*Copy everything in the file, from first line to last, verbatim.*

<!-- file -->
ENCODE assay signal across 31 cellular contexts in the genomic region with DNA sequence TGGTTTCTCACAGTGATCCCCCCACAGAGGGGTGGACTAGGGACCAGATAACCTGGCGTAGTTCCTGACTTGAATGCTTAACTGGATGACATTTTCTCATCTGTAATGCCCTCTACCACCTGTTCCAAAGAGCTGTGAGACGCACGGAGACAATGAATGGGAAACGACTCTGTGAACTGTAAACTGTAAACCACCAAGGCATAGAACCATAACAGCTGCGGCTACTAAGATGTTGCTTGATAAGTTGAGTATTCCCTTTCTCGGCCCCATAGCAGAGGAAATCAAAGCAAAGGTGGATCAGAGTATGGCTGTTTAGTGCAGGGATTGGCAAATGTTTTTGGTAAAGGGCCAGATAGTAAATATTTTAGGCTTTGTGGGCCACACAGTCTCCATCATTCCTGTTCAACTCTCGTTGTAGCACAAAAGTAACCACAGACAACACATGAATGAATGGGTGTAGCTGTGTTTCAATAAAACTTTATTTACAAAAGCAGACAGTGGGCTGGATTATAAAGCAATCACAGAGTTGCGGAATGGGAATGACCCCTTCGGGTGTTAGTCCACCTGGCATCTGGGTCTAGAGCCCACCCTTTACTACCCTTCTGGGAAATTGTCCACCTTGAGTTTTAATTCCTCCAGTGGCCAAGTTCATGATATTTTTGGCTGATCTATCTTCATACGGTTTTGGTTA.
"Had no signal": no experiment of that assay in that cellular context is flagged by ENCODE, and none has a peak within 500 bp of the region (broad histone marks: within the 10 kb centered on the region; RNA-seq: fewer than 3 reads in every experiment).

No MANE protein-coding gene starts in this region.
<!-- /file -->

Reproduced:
ENCODE assay signal across 31 cellular contexts in the genomic region with DNA sequence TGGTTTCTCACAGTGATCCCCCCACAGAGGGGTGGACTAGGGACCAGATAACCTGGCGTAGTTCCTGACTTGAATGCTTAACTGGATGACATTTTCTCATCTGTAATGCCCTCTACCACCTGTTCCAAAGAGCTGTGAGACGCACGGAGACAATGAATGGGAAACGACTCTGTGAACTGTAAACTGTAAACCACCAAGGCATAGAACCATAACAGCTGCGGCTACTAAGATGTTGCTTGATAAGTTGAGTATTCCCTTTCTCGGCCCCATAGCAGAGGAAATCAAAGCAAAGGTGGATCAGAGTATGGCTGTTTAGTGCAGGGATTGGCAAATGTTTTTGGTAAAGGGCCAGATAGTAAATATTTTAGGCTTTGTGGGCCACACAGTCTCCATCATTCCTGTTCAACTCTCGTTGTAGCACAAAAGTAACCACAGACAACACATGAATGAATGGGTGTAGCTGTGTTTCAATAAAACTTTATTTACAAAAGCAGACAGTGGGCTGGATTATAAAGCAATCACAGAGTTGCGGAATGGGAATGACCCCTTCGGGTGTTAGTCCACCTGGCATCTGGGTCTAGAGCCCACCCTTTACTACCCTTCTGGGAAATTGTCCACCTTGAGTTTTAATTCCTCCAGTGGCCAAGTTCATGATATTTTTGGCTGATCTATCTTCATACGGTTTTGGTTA.
"Had no signal": no experiment of that assay in that cellular context is flagged by ENCODE, and none has a peak within 500 bp of the region (broad histone marks: within the 10 kb centered on the region; RNA-seq: fewer than 3 reads in every experiment).

No MANE protein-coding gene starts in this region.